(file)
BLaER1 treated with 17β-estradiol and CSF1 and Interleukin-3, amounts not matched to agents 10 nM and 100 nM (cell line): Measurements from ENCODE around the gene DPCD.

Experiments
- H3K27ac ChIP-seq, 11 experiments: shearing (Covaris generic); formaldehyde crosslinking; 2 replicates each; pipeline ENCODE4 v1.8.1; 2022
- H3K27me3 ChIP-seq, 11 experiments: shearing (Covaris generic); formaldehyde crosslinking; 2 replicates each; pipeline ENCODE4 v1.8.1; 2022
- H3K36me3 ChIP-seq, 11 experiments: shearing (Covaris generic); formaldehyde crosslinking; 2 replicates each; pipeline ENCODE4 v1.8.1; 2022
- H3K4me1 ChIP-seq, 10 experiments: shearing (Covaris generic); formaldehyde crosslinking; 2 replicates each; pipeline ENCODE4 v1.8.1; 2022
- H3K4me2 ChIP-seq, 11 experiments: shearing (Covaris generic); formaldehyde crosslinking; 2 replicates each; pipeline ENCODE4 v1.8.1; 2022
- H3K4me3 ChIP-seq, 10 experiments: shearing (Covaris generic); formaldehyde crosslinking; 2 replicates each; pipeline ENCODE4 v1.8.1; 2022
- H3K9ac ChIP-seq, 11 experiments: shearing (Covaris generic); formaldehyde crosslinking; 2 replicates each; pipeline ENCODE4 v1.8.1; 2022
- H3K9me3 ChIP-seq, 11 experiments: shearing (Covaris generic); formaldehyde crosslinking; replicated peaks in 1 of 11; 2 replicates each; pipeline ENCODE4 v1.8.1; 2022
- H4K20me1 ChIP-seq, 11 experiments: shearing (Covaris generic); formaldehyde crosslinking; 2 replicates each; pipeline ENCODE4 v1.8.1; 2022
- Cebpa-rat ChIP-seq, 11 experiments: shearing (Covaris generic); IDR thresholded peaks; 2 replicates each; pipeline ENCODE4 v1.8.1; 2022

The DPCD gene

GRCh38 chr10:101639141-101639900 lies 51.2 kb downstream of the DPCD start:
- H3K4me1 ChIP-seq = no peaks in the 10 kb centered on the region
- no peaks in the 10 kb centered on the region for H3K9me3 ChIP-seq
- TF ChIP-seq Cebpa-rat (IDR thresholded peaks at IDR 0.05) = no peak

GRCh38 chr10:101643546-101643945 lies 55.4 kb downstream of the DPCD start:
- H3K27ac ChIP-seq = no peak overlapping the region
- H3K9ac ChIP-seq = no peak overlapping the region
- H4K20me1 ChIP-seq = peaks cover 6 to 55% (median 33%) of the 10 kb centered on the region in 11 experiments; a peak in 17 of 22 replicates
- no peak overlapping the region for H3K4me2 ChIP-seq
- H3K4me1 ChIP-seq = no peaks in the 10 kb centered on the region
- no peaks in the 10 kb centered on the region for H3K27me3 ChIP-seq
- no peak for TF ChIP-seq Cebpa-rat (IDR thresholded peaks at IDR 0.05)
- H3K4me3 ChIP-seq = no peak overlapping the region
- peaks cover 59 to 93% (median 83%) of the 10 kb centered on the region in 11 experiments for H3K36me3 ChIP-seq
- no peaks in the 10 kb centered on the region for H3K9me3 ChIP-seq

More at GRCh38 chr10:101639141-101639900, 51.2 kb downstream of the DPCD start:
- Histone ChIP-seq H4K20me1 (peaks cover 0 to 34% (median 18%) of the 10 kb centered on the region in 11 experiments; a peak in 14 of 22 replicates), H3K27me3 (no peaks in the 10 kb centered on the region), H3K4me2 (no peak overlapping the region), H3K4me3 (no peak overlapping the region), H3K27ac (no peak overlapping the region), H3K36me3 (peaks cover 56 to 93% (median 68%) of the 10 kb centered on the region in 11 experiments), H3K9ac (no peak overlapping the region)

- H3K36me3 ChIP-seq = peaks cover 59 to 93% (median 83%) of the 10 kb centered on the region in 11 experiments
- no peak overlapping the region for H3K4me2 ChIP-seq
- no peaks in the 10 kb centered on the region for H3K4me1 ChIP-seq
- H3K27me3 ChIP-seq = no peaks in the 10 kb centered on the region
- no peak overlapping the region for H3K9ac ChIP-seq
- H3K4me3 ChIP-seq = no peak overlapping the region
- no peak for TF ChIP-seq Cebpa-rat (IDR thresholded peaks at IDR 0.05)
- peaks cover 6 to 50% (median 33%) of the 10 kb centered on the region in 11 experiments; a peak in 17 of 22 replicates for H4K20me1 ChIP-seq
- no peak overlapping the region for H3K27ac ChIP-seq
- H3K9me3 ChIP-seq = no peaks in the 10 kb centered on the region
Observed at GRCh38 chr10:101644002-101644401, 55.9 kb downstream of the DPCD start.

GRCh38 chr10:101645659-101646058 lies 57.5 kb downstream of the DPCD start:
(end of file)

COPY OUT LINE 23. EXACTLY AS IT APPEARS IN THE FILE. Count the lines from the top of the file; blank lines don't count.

- H3K4me1 ChIP-seq = no peaks in the 10 kb centered on the region